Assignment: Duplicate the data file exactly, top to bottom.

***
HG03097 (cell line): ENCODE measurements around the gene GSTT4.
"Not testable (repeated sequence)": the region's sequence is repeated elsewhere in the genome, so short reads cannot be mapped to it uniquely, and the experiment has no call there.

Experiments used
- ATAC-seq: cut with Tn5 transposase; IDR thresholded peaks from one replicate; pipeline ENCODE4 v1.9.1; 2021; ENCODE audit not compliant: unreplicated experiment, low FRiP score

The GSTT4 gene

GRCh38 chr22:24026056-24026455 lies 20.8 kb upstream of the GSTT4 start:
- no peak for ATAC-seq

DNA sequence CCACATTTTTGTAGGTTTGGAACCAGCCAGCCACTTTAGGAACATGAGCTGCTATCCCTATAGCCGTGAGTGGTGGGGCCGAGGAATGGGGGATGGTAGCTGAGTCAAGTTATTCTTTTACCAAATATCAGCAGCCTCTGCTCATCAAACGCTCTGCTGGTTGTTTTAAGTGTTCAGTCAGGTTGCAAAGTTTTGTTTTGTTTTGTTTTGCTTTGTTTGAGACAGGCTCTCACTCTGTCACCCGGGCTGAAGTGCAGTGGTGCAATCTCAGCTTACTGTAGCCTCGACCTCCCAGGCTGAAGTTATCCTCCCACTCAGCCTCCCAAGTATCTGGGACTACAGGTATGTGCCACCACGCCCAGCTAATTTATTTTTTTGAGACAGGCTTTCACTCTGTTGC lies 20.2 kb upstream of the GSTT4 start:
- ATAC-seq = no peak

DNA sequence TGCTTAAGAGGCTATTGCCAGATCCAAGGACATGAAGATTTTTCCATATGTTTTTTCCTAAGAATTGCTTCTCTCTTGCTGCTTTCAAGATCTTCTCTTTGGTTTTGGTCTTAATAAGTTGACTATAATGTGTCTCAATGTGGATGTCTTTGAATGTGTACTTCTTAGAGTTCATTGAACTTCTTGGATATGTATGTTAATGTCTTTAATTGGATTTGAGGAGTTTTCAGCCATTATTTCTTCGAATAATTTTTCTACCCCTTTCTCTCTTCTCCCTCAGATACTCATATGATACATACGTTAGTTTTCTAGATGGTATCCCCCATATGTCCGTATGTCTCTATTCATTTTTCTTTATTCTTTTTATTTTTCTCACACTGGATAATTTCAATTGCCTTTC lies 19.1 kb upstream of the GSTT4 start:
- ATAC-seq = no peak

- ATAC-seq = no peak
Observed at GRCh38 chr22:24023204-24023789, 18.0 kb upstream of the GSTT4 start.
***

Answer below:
HG03097 (cell line): ENCODE measurements around the gene GSTT4.
"Not testable (repeated sequence)": the region's sequence is repeated elsewhere in the genome, so short reads cannot be mapped to it uniquely, and the experiment has no call there.

Experiments used
- ATAC-seq: cut with Tn5 transposase; IDR thresholded peaks from one replicate; pipeline ENCODE4 v1.9.1; 2021; ENCODE audit not compliant: unreplicated experiment, low FRiP score

The GSTT4 gene

GRCh38 chr22:24026056-24026455 lies 20.8 kb upstream of the GSTT4 start:
- no peak for ATAC-seq

DNA sequence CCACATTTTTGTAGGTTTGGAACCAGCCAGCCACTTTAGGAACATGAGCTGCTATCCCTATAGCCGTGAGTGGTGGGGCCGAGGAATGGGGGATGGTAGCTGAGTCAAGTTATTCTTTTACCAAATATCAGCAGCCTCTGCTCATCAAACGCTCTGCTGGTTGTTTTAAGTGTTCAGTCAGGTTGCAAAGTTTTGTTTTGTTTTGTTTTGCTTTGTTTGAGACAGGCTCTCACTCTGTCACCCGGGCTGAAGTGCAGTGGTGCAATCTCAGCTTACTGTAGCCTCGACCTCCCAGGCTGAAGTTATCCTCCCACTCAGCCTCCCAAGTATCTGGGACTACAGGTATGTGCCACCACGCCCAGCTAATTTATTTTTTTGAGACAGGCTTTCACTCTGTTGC lies 20.2 kb upstream of the GSTT4 start:
- ATAC-seq = no peak

DNA sequence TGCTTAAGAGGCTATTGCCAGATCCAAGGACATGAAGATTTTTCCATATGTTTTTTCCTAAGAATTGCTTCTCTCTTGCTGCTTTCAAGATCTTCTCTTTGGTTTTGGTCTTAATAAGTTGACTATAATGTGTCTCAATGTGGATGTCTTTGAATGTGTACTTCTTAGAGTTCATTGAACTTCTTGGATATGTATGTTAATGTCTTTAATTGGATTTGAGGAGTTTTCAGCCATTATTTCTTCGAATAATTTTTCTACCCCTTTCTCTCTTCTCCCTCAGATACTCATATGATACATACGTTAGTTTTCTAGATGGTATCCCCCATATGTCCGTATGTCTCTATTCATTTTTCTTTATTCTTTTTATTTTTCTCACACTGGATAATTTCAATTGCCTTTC lies 19.1 kb upstream of the GSTT4 start:
- ATAC-seq = no peak

- ATAC-seq = no peak
Observed at GRCh38 chr22:24023204-24023789, 18.0 kb upstream of the GSTT4 start.